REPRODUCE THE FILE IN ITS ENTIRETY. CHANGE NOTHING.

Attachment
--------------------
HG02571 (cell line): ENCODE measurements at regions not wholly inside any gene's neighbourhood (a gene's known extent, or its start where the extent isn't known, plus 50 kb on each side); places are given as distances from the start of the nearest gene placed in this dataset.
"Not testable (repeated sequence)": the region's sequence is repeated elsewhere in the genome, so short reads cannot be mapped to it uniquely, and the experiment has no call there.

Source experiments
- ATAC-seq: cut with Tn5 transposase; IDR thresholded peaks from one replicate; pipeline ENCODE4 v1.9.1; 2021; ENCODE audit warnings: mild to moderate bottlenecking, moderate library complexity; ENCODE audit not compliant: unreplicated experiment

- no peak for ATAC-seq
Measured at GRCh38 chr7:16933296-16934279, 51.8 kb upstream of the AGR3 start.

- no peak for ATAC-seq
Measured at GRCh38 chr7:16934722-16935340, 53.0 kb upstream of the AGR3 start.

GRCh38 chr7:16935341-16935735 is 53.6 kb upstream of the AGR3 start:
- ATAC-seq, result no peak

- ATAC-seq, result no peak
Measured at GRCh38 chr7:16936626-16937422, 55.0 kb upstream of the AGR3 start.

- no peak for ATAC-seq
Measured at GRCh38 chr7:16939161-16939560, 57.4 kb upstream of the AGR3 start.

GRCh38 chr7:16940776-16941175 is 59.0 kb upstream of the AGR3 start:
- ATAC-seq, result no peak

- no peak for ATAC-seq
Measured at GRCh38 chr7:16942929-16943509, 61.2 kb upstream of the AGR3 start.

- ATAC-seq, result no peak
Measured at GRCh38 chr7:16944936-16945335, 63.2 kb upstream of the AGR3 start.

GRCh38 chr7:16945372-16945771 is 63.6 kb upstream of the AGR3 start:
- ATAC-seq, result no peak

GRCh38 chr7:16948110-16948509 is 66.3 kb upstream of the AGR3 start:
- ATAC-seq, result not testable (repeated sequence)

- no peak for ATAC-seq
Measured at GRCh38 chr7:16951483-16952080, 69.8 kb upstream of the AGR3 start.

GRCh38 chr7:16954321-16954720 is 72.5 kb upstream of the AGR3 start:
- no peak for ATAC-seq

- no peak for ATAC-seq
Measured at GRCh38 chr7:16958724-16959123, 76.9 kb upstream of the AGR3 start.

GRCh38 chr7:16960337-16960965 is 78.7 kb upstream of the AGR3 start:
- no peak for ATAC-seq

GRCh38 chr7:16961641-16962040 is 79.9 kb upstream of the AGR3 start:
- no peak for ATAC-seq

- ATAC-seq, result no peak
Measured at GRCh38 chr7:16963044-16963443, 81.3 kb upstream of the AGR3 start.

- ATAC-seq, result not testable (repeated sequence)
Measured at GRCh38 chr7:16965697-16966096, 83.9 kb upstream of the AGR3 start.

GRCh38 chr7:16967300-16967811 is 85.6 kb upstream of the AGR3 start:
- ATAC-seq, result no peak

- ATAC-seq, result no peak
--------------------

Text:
HG02571 (cell line): ENCODE measurements at regions not wholly inside any gene's neighbourhood (a gene's known extent, or its start where the extent isn't known, plus 50 kb on each side); places are given as distances from the start of the nearest gene placed in this dataset.
"Not testable (repeated sequence)": the region's sequence is repeated elsewhere in the genome, so short reads cannot be mapped to it uniquely, and the experiment has no call there.

Source experiments
- ATAC-seq: cut with Tn5 transposase; IDR thresholded peaks from one replicate; pipeline ENCODE4 v1.9.1; 2021; ENCODE audit warnings: mild to moderate bottlenecking, moderate library complexity; ENCODE audit not compliant: unreplicated experiment

- no peak for ATAC-seq
Measured at GRCh38 chr7:16933296-16934279, 51.8 kb upstream of the AGR3 start.

- no peak for ATAC-seq
Measured at GRCh38 chr7:16934722-16935340, 53.0 kb upstream of the AGR3 start.

GRCh38 chr7:16935341-16935735 is 53.6 kb upstream of the AGR3 start:
- ATAC-seq, result no peak

- ATAC-seq, result no peak
Measured at GRCh38 chr7:16936626-16937422, 55.0 kb upstream of the AGR3 start.

- no peak for ATAC-seq
Measured at GRCh38 chr7:16939161-16939560, 57.4 kb upstream of the AGR3 start.

GRCh38 chr7:16940776-16941175 is 59.0 kb upstream of the AGR3 start:
- ATAC-seq, result no peak

- no peak for ATAC-seq
Measured at GRCh38 chr7:16942929-16943509, 61.2 kb upstream of the AGR3 start.

- ATAC-seq, result no peak
Measured at GRCh38 chr7:16944936-16945335, 63.2 kb upstream of the AGR3 start.

GRCh38 chr7:16945372-16945771 is 63.6 kb upstream of the AGR3 start:
- ATAC-seq, result no peak

GRCh38 chr7:16948110-16948509 is 66.3 kb upstream of the AGR3 start:
- ATAC-seq, result not testable (repeated sequence)

- no peak for ATAC-seq
Measured at GRCh38 chr7:16951483-16952080, 69.8 kb upstream of the AGR3 start.

GRCh38 chr7:16954321-16954720 is 72.5 kb upstream of the AGR3 start:
- no peak for ATAC-seq

- no peak for ATAC-seq
Measured at GRCh38 chr7:16958724-16959123, 76.9 kb upstream of the AGR3 start.

GRCh38 chr7:16960337-16960965 is 78.7 kb upstream of the AGR3 start:
- no peak for ATAC-seq

GRCh38 chr7:16961641-16962040 is 79.9 kb upstream of the AGR3 start:
- no peak for ATAC-seq

- ATAC-seq, result no peak
Measured at GRCh38 chr7:16963044-16963443, 81.3 kb upstream of the AGR3 start.

- ATAC-seq, result not testable (repeated sequence)
Measured at GRCh38 chr7:16965697-16966096, 83.9 kb upstream of the AGR3 start.

GRCh38 chr7:16967300-16967811 is 85.6 kb upstream of the AGR3 start:
- ATAC-seq, result no peak

- ATAC-seq, result no peak